Evidence of transmission of hepatitis D virus to spouses from sequence analysis of the viral genome

Authors

  • Jaw-Ching Wu MD, PhD,

    Corresponding author
    1. Division of Gastroenterology, Departments of Medicine, Veterans General Hospital, National Yang-Ming University School of Medicine, Taipei, Taiwan, Republic of China
    • Professor in Medicine, Division of Gastroenterology, Department of Medicine, Veterans General Hospital, Taipei 112, Taiwan, Republic of China
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  • Chuan-Mu Chen,

    1. Medical Research, Veterans General Hospital, National Yang-Ming University School of Medicine, Taipei, Taiwan, Republic of China
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  • I-Jane Sheen,

    1. Division of Gastroenterology, Departments of Medicine, Veterans General Hospital, National Yang-Ming University School of Medicine, Taipei, Taiwan, Republic of China
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  • Shou-Dong Lee,

    1. Division of Gastroenterology, Departments of Medicine, Veterans General Hospital, National Yang-Ming University School of Medicine, Taipei, Taiwan, Republic of China
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  • Huey-Miin Tzeng,

    1. Division of Gastroenterology, Departments of Medicine, Veterans General Hospital, National Yang-Ming University School of Medicine, Taipei, Taiwan, Republic of China
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  • Kong-Bung Choo

    1. Medical Research, Veterans General Hospital, National Yang-Ming University School of Medicine, Taipei, Taiwan, Republic of China
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Abstract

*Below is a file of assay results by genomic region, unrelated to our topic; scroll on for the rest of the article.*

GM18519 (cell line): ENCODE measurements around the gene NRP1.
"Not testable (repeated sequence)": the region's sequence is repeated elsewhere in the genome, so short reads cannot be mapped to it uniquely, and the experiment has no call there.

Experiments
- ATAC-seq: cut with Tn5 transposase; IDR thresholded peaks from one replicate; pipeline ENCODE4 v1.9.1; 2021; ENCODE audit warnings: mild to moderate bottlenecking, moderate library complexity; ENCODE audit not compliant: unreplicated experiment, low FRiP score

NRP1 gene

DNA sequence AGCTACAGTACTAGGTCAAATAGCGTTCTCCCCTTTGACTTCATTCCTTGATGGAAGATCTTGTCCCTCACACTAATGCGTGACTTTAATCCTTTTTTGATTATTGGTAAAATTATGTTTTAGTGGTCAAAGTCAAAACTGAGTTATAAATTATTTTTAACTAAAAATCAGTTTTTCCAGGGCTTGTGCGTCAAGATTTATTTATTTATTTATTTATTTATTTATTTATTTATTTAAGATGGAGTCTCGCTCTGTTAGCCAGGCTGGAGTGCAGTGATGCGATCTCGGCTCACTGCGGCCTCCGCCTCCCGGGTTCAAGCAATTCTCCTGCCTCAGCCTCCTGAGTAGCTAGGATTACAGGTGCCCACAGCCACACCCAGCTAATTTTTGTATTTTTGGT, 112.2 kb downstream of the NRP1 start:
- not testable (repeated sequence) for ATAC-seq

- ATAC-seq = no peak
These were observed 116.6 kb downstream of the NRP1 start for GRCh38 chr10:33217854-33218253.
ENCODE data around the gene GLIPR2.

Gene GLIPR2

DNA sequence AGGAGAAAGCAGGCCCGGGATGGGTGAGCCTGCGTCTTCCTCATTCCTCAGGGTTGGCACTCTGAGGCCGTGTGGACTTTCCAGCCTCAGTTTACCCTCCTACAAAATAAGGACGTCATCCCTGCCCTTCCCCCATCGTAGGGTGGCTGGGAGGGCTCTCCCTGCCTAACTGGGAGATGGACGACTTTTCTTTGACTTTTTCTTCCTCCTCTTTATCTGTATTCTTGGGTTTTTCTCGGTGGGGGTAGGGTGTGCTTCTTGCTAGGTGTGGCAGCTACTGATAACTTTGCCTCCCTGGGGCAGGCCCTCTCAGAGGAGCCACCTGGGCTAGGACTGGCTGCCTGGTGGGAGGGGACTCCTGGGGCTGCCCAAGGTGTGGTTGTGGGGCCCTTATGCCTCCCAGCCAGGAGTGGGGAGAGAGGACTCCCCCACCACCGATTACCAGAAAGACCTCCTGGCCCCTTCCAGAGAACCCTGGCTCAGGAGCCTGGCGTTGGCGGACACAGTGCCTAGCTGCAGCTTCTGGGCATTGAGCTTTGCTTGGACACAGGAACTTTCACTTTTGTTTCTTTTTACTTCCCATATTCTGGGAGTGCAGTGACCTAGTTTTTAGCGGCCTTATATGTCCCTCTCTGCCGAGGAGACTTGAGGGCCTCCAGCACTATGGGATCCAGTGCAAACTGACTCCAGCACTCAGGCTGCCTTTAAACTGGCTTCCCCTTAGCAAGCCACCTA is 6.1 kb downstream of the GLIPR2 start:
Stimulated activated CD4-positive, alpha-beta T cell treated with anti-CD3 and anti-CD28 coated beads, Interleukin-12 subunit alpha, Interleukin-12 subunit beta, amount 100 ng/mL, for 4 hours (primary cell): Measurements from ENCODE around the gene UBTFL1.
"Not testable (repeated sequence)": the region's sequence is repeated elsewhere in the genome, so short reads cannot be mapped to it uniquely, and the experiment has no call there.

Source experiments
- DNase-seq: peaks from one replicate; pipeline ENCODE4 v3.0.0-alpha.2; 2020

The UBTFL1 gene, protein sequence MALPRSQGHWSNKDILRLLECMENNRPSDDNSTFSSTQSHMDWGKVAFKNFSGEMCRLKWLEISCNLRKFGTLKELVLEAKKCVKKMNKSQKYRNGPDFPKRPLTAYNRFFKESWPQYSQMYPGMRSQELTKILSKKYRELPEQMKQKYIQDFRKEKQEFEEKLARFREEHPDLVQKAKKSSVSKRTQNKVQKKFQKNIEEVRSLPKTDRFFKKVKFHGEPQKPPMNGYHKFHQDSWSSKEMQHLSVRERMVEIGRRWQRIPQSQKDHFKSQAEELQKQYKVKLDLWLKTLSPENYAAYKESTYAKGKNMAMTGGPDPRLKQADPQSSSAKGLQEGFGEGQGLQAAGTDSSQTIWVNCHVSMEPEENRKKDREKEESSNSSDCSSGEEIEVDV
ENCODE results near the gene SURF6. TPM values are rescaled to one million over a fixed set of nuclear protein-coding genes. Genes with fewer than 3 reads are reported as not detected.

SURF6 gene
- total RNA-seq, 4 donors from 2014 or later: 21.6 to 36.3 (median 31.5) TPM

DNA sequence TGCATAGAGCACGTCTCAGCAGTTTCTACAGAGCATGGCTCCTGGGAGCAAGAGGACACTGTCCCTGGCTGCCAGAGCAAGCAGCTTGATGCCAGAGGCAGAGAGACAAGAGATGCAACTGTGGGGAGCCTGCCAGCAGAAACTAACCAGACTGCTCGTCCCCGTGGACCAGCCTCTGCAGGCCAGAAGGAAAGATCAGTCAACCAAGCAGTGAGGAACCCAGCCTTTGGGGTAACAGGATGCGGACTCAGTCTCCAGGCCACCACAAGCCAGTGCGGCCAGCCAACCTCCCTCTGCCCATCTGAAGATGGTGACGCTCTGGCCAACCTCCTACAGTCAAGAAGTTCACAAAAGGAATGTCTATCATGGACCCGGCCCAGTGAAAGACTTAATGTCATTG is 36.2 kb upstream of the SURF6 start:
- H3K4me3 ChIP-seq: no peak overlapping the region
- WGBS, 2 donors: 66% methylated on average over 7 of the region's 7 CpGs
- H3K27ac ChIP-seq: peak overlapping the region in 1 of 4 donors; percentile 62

To study sexual transmission of hepatitis D virus (HDV), 52 spouses of 56 index patients were observed and HDV genomes from antibody to HDV (anti-HDV)-positive couples were sequenced. Of the spouses, 11 (21%) were serum HBsAg positive, 3 (27%) of whom were also anti-HDV positive. The HDV sequences between spouses were found to be nearly identical (98% to 98.8%) in the region analyzed (nt 911 to nt 1260). Only one couple showed an identity >90% with the genotype I HDV strains. The HDV sequences of the remaining two couples showed >95% identity with each other and >91% homology with genotype II, but they shared only a 73.1% to 73.7% homology with those of the first couple. The regions corresponding to the autocatalytic cleavage sites, the junction between the middle and the carboxyl terminal one-third domains, and the middle domain of the open reading frame for delta antigen on the antigenomic HDV RNA were more conserved with <19% divergence among the three couples. Interestingly, there was a 56% divergence in the region corresponding to the carboxyl end of the open reading frame for the large delta antigen on the antigenomic HDV RNA. In summary, this study provides a direct nucleotide evidence of a common source of HDV infection in each couple. Despite divergence in the viral nucleotide sequence, both genotypes I and II were found in Taiwan and were transmitted from patients with a history of prostitute contact to spouses through sexual contact. (Hepatology 1995; 22:1656-1660).

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